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Livingston married Betty Davis in 1962 and together they had three children: Diane, Shirley, and Livingston, Jr. A few years later, he moved to Gifford where he lived for a short time in an apartment over the Green Leaf Bar. His brother Ernest helped sell his works while other young men in the area took note of their success. Always willing to share his talents, Livingston taught numerous painters including George and Ellis Buckner, Samuel Newton, Willie Daniels, Johnny Daniels, Jimmy Stovall, his sister, Gertrude Walker, and his brother-in-law, Charles Walker. They all considered Livingston their teacher.

Selling was an important part of the painting enterprise, and Livingston sold many of his friends’ works along with his own. Mona Mills Walker, a secretary and bookkeeper in a Sanford medical office, remembered that in the early Highwaymen days, Livingston Roberts would come into her office a few times a year. He would line up about six paintings in their hallway for viewing and the entire staff would come to look and buy.

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Life was good for Livingston in the 1960s. His paintings were selling well and he was surrounded by many friends. Both he and Alfred realized too late that envy and jealously of their enormous success could bring about a terrible tragedy. Everything changed on the night of August 9, 1970 when Alfred Hair was killed. They were both at Eddie’s Bar, a juke joint on Avenue D in Fort Pierce where the painters gathered after a day of painting and selling. Alfred bought drinks for the house and played a game of pool. Julius (aka J. L., Jil, or Jitterbug) Funderburk, someone Livingston had known for about eight years and considered a friend, was also there. An argument ensued, and in a rage, Funderburk went to his car and retrieved a gun. Returning to the bar, he knocked Livingston off his bar stool with the gun and shot Alfred twice. Realizing what he had done, Funderburk ran for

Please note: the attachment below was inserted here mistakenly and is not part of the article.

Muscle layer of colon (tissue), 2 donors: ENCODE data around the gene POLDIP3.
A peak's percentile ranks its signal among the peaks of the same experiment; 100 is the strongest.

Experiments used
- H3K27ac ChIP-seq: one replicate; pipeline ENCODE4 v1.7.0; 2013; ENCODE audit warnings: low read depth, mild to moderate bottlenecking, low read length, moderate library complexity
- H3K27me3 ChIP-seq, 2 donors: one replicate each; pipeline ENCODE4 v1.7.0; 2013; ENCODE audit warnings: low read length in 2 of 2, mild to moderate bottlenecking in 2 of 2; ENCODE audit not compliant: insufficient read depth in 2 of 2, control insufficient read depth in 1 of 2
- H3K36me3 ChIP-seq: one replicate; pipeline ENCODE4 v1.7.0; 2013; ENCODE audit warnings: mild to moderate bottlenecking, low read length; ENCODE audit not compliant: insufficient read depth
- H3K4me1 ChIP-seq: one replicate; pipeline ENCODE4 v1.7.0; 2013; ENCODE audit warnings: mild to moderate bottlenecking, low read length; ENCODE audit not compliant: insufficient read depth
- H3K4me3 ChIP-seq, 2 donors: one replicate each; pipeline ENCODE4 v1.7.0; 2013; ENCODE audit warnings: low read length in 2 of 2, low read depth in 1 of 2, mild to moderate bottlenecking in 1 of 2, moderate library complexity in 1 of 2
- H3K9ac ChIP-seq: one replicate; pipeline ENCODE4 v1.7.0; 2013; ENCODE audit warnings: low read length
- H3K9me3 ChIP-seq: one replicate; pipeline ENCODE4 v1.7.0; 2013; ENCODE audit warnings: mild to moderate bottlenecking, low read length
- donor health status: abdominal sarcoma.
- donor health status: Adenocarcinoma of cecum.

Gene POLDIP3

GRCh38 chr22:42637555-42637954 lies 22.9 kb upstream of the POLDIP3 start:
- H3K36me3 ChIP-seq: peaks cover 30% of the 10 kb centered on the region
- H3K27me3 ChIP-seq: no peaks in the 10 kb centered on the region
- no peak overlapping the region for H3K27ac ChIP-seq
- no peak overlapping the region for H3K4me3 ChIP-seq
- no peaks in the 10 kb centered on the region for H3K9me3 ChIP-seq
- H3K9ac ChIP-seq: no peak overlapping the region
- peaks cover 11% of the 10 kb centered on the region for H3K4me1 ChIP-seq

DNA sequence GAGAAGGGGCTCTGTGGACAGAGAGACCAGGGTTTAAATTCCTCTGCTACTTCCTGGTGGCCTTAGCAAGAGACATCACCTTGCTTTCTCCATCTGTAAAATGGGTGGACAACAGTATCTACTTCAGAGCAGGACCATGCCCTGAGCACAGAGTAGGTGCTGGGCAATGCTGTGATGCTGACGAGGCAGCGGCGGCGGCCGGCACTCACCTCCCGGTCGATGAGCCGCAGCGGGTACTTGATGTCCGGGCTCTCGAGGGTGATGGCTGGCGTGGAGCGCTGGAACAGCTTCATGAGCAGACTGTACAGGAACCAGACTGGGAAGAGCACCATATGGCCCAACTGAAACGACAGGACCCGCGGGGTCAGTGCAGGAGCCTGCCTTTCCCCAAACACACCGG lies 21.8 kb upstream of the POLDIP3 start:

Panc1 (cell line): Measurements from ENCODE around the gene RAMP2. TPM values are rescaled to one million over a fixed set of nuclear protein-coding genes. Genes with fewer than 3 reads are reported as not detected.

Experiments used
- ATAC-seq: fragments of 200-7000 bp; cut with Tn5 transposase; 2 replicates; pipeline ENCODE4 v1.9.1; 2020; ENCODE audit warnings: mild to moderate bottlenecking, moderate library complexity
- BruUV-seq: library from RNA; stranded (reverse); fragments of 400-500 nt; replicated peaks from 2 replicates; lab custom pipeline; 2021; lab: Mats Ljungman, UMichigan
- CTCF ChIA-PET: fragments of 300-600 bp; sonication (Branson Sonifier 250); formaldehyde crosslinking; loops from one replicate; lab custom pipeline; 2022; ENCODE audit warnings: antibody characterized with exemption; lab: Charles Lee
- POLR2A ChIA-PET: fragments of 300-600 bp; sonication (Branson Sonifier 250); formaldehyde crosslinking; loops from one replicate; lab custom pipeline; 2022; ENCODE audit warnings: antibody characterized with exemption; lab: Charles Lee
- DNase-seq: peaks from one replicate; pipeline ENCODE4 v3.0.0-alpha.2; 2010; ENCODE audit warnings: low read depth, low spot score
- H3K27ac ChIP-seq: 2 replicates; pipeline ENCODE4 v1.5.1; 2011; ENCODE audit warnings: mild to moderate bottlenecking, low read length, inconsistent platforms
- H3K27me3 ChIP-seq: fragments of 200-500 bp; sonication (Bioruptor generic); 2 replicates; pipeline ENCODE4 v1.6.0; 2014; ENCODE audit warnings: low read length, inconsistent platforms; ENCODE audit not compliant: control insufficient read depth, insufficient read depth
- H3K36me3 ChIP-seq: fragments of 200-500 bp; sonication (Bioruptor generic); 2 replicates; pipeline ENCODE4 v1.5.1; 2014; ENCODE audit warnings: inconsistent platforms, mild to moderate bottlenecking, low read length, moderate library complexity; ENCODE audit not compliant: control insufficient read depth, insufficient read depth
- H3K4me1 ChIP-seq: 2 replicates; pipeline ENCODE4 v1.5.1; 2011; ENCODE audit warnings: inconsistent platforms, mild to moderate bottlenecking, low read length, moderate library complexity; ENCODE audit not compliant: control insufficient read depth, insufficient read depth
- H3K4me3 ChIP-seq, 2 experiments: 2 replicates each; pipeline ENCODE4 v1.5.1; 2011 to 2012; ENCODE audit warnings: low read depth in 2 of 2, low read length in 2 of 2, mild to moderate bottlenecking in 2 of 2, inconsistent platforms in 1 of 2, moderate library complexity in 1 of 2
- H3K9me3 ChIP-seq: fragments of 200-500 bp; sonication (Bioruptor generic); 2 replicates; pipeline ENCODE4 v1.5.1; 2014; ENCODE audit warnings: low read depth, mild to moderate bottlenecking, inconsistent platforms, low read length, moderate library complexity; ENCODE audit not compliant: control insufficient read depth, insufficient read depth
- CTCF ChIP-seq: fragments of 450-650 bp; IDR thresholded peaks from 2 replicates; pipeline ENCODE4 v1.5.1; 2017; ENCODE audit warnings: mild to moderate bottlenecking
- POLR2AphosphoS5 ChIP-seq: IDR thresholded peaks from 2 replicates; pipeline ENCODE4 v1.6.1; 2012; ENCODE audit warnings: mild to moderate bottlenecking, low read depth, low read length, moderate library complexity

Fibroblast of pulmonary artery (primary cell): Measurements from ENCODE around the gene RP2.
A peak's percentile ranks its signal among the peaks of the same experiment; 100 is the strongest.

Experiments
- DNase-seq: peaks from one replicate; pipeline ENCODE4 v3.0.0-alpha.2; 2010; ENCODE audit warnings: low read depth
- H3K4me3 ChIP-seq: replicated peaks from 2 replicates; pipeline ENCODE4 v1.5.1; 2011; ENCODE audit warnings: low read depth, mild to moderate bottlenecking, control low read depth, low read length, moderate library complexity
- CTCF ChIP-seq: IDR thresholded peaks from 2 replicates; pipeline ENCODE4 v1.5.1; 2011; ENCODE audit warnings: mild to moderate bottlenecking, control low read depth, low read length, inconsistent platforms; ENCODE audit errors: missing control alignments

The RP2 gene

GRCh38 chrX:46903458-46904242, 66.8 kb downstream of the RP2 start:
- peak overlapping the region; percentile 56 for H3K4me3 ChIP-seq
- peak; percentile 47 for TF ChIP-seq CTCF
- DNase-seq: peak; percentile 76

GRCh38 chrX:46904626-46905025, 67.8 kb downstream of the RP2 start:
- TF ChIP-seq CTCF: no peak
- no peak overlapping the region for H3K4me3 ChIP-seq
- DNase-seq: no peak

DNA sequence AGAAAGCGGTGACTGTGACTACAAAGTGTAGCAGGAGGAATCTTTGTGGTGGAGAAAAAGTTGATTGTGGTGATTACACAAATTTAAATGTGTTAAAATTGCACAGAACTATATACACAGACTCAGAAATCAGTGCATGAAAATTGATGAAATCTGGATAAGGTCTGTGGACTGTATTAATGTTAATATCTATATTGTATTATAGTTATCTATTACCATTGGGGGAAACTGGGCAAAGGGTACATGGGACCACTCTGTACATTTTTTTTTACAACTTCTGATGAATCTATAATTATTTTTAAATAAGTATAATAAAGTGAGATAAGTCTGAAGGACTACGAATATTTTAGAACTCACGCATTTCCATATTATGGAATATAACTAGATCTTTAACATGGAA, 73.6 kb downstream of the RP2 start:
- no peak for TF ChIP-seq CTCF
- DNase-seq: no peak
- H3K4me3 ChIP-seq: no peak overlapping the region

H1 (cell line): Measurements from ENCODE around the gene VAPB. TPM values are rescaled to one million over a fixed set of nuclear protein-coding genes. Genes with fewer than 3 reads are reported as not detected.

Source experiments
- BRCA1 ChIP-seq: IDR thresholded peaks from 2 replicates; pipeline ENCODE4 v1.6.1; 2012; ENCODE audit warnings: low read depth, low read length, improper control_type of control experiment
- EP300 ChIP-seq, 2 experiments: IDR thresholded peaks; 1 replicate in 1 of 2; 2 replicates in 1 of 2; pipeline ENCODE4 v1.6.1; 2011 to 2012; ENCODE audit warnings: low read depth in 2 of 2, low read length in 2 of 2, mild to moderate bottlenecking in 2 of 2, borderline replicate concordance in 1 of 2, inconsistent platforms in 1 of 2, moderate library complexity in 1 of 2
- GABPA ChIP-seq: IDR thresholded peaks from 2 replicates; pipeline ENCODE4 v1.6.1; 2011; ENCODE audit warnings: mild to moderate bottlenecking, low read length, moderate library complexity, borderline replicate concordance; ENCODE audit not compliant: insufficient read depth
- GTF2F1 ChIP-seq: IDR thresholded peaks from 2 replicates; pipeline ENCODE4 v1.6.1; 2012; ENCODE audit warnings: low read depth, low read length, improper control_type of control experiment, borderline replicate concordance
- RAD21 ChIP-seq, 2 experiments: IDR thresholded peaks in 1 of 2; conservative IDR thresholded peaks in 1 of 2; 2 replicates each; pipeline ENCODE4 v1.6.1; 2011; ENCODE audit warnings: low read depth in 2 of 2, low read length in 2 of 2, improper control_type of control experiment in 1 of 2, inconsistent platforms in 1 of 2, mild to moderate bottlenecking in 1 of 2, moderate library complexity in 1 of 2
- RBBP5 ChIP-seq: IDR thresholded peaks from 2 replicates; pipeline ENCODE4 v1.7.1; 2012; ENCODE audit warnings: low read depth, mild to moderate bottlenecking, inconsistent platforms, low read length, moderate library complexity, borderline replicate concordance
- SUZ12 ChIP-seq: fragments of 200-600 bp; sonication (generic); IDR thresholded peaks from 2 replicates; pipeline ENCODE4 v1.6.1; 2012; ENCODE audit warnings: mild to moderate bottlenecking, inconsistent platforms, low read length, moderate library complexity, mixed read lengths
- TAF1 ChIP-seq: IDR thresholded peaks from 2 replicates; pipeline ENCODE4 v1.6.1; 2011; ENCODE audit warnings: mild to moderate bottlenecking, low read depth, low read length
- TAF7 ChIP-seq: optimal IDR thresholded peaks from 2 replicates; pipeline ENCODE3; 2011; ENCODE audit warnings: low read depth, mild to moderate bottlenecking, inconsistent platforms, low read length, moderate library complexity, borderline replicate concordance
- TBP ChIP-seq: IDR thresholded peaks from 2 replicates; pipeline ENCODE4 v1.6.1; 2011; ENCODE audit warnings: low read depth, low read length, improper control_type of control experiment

his life.

Alfred was driven to the hospital while Livingston said he worked to keep air in his lungs. But Alfred Hair was pronounced dead just before midnight. His death weighed heavy on Livingston, as he believed he should have or could have done something differently. Lying in his clothes covered with Alfred’s blood, he cried all night.

With the vivid memory of his best friend’s death, he was unable to stay in Fort Pierce. He soon left for upstate New York to work with his Uncle Bo, a potato farmer. He and his brothers had worked the potato fields with their uncle before and Livingston had the skills to do the work. Roberts stayed for five years in Castile and Buffalo and he began to heal. He continued to paint, selling most of his work in Canada. While he eventually found a way to deal with Alfred’s death, he continued to dream about it for years to come.

Before Livingston returned to Fort Pierce in 1975, his first stop was to visit his bother Ernest, who lived in Oviedo, Florida. When his painting friends heard that he had come back to Florida, many came Oviedo in order to paint with him. Willie and Johnny Daniels, Harold Newton, and Al Black all lived in the Oviedo area at some point to renew their friendship with Livingston.

After he finally moved back to Fort Pierce, Roberts painted in his backyard under a Brazilian pepper tree with a piece of red carpet underneath his sandaled feet. His garden of collard greens was nearby. He would often paint without a shirt in order to keep cool in the Florida heat. A shirtless portrait of him on the obelisk honoring the Highwaymen, in the center of the roundabout at 15th Street and Avenue D, commemorates his artistry. This image is also on the back cover of Bob Beatty’s 2005 book, Florida’s Highwaymen: Legendary Landscapes.